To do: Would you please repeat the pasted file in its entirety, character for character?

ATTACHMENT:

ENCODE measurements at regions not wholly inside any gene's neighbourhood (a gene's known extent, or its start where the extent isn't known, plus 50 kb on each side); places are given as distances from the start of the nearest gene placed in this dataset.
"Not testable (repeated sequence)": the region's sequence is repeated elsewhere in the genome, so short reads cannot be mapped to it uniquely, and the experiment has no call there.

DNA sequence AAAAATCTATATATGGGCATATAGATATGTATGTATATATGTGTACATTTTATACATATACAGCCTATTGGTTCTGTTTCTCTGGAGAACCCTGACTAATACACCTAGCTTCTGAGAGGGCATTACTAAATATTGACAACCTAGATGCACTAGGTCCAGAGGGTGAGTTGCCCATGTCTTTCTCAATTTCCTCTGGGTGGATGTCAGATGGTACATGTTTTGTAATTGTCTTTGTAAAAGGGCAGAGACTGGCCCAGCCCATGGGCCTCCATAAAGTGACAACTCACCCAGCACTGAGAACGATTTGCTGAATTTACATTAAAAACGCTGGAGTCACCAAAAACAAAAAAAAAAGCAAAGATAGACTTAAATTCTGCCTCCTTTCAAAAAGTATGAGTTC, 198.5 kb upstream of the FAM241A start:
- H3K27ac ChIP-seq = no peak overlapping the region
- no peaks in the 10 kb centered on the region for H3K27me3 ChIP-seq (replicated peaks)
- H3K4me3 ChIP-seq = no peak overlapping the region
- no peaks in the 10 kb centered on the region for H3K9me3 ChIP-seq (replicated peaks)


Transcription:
ENCODE measurements at regions not wholly inside any gene's neighbourhood (a gene's known extent, or its start where the extent isn't known, plus 50 kb on each side); places are given as distances from the start of the nearest gene placed in this dataset.
"Not testable (repeated sequence)": the region's sequence is repeated elsewhere in the genome, so short reads cannot be mapped to it uniquely, and the experiment has no call there.

DNA sequence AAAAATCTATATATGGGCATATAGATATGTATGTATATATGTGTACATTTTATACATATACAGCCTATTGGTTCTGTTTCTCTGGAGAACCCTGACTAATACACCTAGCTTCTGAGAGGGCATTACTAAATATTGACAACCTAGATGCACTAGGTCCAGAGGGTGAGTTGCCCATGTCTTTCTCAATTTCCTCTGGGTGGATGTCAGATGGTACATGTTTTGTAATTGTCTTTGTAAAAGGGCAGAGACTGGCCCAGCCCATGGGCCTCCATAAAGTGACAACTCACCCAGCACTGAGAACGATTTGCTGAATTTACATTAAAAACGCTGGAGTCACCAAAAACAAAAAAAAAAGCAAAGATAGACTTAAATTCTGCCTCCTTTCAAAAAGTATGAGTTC, 198.5 kb upstream of the FAM241A start:
- H3K27ac ChIP-seq = no peak overlapping the region
- no peaks in the 10 kb centered on the region for H3K27me3 ChIP-seq (replicated peaks)
- H3K4me3 ChIP-seq = no peak overlapping the region
- no peaks in the 10 kb centered on the region for H3K9me3 ChIP-seq (replicated peaks)